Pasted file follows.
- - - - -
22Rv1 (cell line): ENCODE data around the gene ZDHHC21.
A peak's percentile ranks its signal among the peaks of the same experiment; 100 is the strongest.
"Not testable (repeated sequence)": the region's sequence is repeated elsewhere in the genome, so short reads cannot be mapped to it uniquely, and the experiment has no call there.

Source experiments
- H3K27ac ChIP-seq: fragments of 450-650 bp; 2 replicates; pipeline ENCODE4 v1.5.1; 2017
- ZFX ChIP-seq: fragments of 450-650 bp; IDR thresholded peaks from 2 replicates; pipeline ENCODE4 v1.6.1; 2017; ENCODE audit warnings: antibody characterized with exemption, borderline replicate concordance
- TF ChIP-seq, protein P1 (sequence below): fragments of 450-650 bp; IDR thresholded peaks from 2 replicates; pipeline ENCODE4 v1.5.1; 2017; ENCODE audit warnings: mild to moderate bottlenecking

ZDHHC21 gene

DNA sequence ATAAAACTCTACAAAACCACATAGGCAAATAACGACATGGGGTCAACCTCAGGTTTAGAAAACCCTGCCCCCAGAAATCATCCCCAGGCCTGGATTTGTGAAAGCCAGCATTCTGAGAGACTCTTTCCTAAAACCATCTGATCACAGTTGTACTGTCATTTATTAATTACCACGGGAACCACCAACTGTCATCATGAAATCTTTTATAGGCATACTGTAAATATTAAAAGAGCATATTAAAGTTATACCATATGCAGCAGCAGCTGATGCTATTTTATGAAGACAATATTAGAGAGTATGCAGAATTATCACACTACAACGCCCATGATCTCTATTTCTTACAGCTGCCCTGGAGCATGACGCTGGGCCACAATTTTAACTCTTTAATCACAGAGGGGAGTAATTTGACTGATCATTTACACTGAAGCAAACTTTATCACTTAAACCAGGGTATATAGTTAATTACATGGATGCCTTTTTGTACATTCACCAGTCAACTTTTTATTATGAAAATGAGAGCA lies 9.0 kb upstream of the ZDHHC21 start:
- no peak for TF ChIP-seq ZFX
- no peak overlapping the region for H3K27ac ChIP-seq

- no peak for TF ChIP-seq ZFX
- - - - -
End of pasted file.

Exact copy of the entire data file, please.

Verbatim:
22Rv1 (cell line): ENCODE data around the gene ZDHHC21.
A peak's percentile ranks its signal among the peaks of the same experiment; 100 is the strongest.
"Not testable (repeated sequence)": the region's sequence is repeated elsewhere in the genome, so short reads cannot be mapped to it uniquely, and the experiment has no call there.

Source experiments
- H3K27ac ChIP-seq: fragments of 450-650 bp; 2 replicates; pipeline ENCODE4 v1.5.1; 2017
- ZFX ChIP-seq: fragments of 450-650 bp; IDR thresholded peaks from 2 replicates; pipeline ENCODE4 v1.6.1; 2017; ENCODE audit warnings: antibody characterized with exemption, borderline replicate concordance
- TF ChIP-seq, protein P1 (sequence below): fragments of 450-650 bp; IDR thresholded peaks from 2 replicates; pipeline ENCODE4 v1.5.1; 2017; ENCODE audit warnings: mild to moderate bottlenecking

ZDHHC21 gene

DNA sequence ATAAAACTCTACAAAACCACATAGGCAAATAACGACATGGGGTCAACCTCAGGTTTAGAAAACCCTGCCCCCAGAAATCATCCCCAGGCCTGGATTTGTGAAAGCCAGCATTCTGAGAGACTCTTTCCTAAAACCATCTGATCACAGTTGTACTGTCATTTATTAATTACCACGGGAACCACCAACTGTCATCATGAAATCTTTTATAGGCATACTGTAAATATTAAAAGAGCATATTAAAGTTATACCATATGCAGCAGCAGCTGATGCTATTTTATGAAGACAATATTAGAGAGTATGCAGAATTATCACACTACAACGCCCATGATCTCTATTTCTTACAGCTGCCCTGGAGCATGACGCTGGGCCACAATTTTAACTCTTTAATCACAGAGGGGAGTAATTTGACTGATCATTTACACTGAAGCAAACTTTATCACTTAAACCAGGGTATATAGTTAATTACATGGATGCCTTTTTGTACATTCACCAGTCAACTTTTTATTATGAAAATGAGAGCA lies 9.0 kb upstream of the ZDHHC21 start:
- no peak for TF ChIP-seq ZFX
- no peak overlapping the region for H3K27ac ChIP-seq

- no peak for TF ChIP-seq ZFX